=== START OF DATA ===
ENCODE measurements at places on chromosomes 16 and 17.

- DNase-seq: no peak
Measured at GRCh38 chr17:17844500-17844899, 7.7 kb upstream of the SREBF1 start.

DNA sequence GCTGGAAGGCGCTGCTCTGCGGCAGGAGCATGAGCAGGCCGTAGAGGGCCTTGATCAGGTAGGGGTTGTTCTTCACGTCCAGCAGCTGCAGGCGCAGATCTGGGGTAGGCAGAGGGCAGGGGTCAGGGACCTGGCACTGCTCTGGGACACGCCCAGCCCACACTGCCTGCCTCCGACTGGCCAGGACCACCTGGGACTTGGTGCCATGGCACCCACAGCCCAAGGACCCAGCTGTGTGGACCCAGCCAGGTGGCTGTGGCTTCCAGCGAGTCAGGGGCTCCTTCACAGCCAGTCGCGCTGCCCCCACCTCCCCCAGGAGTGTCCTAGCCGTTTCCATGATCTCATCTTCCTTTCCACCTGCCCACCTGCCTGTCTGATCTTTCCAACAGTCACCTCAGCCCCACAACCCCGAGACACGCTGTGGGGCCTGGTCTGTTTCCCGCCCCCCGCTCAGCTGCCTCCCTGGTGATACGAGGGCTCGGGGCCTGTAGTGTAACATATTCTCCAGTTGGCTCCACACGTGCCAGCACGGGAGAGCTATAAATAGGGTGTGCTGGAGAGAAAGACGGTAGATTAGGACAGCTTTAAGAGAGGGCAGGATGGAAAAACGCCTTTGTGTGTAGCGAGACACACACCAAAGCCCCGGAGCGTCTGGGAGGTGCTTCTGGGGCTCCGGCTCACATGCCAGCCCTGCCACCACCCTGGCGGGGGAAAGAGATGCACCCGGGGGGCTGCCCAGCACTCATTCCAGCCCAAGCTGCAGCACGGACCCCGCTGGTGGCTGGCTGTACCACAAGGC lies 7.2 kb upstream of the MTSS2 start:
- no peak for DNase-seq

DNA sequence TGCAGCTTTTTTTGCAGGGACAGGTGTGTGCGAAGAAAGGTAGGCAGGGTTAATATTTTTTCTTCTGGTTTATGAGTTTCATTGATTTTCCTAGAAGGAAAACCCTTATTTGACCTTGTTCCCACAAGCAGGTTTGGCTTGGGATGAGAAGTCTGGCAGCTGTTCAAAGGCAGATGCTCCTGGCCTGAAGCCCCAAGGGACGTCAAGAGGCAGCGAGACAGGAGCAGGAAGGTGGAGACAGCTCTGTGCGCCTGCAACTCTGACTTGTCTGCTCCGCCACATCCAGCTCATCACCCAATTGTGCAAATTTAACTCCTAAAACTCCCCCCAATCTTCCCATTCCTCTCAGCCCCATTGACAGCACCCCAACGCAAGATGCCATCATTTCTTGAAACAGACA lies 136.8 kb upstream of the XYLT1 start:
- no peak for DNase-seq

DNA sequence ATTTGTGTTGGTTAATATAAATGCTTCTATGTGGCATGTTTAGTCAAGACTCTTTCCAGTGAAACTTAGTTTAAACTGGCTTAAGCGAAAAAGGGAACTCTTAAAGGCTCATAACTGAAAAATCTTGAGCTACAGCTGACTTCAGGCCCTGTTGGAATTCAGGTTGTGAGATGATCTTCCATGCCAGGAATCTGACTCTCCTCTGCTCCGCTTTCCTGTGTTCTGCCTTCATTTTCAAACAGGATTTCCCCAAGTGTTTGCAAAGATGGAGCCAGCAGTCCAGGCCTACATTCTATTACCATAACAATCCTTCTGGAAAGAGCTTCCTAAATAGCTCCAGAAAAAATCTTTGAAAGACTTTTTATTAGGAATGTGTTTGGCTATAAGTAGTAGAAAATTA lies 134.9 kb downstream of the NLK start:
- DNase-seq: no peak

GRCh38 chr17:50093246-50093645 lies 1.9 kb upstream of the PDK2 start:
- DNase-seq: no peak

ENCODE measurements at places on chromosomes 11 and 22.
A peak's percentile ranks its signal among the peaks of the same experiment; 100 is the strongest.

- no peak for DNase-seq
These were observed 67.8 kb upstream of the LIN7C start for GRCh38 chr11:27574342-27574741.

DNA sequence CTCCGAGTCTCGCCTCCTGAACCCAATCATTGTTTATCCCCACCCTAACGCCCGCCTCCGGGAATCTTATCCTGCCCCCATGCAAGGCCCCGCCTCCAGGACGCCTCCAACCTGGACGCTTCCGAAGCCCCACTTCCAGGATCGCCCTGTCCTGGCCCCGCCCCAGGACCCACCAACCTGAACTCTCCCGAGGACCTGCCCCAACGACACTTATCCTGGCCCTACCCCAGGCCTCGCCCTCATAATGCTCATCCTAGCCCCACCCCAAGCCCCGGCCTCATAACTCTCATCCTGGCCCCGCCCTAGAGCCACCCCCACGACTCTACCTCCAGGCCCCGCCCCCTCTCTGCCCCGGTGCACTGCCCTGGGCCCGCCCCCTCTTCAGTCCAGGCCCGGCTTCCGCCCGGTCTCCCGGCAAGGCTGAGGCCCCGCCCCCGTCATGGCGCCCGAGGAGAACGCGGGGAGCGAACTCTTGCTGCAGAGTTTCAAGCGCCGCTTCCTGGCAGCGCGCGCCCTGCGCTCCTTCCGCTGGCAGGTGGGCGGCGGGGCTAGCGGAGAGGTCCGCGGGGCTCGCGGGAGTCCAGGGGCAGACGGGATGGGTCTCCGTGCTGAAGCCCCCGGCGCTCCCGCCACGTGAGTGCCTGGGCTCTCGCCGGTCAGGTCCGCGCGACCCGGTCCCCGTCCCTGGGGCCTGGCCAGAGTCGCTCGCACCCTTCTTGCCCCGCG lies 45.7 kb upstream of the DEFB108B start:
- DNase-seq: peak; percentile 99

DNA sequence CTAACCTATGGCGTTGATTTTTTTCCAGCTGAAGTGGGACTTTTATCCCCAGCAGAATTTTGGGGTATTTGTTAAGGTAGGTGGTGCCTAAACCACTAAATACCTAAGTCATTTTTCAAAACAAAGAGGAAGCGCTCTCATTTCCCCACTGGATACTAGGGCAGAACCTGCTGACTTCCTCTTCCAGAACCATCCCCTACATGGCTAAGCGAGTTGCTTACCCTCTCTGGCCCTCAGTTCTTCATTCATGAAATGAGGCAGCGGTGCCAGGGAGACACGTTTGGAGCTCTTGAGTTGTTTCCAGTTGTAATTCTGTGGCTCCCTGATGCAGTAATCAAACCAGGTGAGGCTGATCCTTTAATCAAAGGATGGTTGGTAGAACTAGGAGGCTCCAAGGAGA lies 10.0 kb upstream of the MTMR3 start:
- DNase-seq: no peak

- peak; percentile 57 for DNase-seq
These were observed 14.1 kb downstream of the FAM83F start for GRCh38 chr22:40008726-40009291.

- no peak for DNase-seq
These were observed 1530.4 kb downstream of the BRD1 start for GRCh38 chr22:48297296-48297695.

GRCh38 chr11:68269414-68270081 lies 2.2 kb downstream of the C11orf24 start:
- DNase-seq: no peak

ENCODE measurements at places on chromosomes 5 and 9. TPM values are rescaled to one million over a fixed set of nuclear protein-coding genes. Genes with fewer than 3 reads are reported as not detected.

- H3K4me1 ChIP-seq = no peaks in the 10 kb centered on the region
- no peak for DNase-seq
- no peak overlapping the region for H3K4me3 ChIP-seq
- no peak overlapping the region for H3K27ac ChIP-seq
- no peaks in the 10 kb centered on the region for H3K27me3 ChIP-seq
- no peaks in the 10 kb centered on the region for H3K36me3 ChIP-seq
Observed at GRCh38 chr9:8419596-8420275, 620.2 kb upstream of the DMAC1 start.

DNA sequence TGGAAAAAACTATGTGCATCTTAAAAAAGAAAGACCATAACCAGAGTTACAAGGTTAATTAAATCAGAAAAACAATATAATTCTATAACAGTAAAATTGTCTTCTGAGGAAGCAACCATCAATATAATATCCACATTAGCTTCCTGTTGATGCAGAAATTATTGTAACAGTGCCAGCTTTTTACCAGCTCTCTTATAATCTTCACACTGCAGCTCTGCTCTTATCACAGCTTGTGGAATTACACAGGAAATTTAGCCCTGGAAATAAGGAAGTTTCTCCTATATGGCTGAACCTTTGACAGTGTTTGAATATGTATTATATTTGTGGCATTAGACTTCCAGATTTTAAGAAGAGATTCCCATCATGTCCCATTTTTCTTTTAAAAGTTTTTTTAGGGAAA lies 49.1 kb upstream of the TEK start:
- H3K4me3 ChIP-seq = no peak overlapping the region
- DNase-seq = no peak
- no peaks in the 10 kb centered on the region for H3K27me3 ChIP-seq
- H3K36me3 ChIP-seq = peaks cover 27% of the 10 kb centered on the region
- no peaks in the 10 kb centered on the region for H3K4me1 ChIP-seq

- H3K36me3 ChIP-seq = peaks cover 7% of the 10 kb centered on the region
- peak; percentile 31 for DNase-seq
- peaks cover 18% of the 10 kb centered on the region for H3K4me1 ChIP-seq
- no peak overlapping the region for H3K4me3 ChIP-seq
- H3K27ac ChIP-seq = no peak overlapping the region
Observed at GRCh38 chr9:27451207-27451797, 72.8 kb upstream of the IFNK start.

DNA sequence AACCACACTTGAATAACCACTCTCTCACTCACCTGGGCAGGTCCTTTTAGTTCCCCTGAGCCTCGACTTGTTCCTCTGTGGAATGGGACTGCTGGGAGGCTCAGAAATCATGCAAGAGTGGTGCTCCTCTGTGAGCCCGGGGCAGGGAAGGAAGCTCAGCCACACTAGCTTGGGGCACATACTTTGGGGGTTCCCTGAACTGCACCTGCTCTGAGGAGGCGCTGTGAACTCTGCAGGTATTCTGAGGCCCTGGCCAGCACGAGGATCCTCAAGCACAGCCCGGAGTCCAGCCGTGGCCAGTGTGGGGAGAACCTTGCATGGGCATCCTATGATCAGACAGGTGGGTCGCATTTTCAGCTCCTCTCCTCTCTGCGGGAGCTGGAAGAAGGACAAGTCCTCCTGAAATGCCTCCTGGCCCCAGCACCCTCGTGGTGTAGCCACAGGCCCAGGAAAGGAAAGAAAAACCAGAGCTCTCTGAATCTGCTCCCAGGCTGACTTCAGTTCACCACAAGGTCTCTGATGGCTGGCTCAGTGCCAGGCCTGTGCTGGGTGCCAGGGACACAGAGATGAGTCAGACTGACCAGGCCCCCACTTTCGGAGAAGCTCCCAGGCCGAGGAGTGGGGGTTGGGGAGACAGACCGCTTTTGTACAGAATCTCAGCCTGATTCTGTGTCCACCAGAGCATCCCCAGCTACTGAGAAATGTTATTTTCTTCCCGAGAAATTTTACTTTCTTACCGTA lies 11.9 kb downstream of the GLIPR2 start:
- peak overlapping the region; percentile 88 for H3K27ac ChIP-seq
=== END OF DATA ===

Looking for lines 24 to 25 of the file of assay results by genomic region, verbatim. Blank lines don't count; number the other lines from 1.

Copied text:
GRCh38 chr11:68269414-68270081 lies 2.2 kb downstream of the C11orf24 start:
- DNase-seq: no peak